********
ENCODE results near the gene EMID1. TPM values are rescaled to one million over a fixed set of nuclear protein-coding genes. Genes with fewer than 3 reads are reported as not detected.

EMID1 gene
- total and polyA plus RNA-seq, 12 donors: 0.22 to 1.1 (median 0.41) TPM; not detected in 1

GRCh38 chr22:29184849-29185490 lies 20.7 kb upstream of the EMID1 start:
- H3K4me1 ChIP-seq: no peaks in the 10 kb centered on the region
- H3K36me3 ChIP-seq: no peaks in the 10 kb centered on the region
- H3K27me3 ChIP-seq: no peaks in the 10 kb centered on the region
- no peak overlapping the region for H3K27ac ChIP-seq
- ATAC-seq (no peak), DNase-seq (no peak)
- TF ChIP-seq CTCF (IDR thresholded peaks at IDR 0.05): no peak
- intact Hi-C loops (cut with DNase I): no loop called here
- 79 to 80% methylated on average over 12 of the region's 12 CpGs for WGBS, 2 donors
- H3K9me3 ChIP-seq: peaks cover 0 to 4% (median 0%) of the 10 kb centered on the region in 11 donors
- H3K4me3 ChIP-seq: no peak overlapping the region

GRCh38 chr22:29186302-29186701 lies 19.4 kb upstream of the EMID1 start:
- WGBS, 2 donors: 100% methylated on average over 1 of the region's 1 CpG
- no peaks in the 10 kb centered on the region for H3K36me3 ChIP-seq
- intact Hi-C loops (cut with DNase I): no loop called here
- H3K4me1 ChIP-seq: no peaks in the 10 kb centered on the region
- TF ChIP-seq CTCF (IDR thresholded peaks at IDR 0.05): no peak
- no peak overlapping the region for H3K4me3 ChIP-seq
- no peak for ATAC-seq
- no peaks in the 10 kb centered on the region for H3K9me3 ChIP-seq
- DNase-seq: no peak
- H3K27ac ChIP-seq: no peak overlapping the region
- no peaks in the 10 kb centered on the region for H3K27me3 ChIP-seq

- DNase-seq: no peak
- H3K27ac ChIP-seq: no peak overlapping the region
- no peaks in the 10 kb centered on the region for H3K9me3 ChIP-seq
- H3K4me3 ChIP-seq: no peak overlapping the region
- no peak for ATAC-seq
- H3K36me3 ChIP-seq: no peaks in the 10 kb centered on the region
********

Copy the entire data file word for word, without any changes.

ENCODE results near the gene EMID1. TPM values are rescaled to one million over a fixed set of nuclear protein-coding genes. Genes with fewer than 3 reads are reported as not detected.

EMID1 gene
- total and polyA plus RNA-seq, 12 donors: 0.22 to 1.1 (median 0.41) TPM; not detected in 1

GRCh38 chr22:29184849-29185490 lies 20.7 kb upstream of the EMID1 start:
- H3K4me1 ChIP-seq: no peaks in the 10 kb centered on the region
- H3K36me3 ChIP-seq: no peaks in the 10 kb centered on the region
- H3K27me3 ChIP-seq: no peaks in the 10 kb centered on the region
- no peak overlapping the region for H3K27ac ChIP-seq
- ATAC-seq (no peak), DNase-seq (no peak)
- TF ChIP-seq CTCF (IDR thresholded peaks at IDR 0.05): no peak
- intact Hi-C loops (cut with DNase I): no loop called here
- 79 to 80% methylated on average over 12 of the region's 12 CpGs for WGBS, 2 donors
- H3K9me3 ChIP-seq: peaks cover 0 to 4% (median 0%) of the 10 kb centered on the region in 11 donors
- H3K4me3 ChIP-seq: no peak overlapping the region

GRCh38 chr22:29186302-29186701 lies 19.4 kb upstream of the EMID1 start:
- WGBS, 2 donors: 100% methylated on average over 1 of the region's 1 CpG
- no peaks in the 10 kb centered on the region for H3K36me3 ChIP-seq
- intact Hi-C loops (cut with DNase I): no loop called here
- H3K4me1 ChIP-seq: no peaks in the 10 kb centered on the region
- TF ChIP-seq CTCF (IDR thresholded peaks at IDR 0.05): no peak
- no peak overlapping the region for H3K4me3 ChIP-seq
- no peak for ATAC-seq
- no peaks in the 10 kb centered on the region for H3K9me3 ChIP-seq
- DNase-seq: no peak
- H3K27ac ChIP-seq: no peak overlapping the region
- no peaks in the 10 kb centered on the region for H3K27me3 ChIP-seq

- DNase-seq: no peak
- H3K27ac ChIP-seq: no peak overlapping the region
- no peaks in the 10 kb centered on the region for H3K9me3 ChIP-seq
- H3K4me3 ChIP-seq: no peak overlapping the region
- no peak for ATAC-seq
- H3K36me3 ChIP-seq: no peaks in the 10 kb centered on the region